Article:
“I pulled a couple weeds from the garden this morning,” Harry said. “Saw Tonya hustling the kids out the door. They’re getting big, her boys.”

I nodded. I barely knew Tonya and couldn’t come up with her boys’ names if someone waved a million dollars in my face. I didn’t care, either. Tonya’s a young working mother. I’m a retired old lady. The two of us weren’t going to be best friends any time soon.

Tonya’s husband is a martial arts instructor. Harry had told me that during one of his marathon speaking sessions. I’d seen the man out mowing his lawn and damn near lost my false teeth when my jaw fell open. His muscles glistened in that sunlight, toned and perfect. I might be old but I still know perfection when I see it.

I looked at Harry, sitting there in those awful plaid shorts he loved so much. Skinny legs, flabby arms and a big gut. He’d been trim once, with muscular arms and a stomach made hard from daily sit-ups. He said my cooking made him fat. We both knew better.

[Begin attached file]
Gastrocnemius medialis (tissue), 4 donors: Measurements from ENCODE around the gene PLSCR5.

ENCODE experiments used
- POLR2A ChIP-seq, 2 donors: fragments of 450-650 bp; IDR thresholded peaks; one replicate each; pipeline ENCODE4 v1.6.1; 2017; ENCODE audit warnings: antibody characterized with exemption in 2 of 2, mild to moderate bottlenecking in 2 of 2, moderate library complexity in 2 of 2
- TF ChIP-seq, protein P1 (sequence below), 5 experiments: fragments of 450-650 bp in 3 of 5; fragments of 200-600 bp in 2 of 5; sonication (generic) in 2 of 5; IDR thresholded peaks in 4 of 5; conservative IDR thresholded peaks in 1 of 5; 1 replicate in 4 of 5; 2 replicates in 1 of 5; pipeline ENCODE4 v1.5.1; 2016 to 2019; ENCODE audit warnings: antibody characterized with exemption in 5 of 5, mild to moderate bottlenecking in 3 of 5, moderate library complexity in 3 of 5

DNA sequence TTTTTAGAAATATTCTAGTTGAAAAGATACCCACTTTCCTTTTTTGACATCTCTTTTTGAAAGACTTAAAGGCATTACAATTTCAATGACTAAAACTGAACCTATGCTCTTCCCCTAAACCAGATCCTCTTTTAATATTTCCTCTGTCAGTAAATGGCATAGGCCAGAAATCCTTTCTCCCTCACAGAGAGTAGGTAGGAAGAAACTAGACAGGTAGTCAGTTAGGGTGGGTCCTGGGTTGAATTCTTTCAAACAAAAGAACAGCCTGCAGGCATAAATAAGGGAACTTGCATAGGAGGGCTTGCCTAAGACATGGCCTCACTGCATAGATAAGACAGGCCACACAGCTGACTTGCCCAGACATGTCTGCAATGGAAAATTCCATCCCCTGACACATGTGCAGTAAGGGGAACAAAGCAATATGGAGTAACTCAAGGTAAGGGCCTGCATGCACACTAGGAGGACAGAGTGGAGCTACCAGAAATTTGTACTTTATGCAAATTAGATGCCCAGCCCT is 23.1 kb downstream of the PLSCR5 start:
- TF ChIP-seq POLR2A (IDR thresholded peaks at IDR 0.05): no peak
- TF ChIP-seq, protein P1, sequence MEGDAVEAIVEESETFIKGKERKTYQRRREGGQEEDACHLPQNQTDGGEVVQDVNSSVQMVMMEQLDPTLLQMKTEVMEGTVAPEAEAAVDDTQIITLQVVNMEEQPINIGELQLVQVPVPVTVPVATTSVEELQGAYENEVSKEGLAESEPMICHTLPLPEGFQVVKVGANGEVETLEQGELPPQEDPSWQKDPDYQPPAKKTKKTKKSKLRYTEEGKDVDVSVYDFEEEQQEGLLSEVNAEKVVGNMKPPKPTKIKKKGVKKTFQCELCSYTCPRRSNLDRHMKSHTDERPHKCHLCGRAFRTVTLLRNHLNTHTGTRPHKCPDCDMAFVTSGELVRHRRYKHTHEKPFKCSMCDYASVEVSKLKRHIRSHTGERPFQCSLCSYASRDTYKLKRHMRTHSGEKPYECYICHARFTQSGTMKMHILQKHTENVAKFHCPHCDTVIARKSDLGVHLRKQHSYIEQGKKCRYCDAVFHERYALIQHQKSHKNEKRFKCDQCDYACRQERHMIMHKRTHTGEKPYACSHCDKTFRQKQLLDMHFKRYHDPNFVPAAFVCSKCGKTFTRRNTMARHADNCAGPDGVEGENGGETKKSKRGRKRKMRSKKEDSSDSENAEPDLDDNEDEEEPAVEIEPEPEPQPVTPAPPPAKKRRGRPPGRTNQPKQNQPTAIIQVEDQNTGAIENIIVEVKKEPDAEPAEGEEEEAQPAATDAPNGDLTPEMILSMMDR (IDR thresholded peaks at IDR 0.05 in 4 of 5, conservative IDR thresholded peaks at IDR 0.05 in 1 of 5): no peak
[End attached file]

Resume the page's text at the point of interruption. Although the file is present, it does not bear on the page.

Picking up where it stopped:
“I saw on the news that it snowed up in Iowa today,” Harry said. “Only a couple inches but it’s hard to believe winter’s already started up there.”

Iowa? We didn’t know a soul north of Fort Lauderdale.

“Ever think we missed out?”

“On what?” I asked.

“Snow. You know, with the kids. Making those, what do the kids call them? Snow angels?”

I shook my head. “They got to water ski instead.”

“That’s true. But maybe we should’ve made it a point to vacation in the snow now and then.”

We had four children. Our youngest moved out of the house twelve years ago. None of them had rushed off to snowy states, in search of snow angels.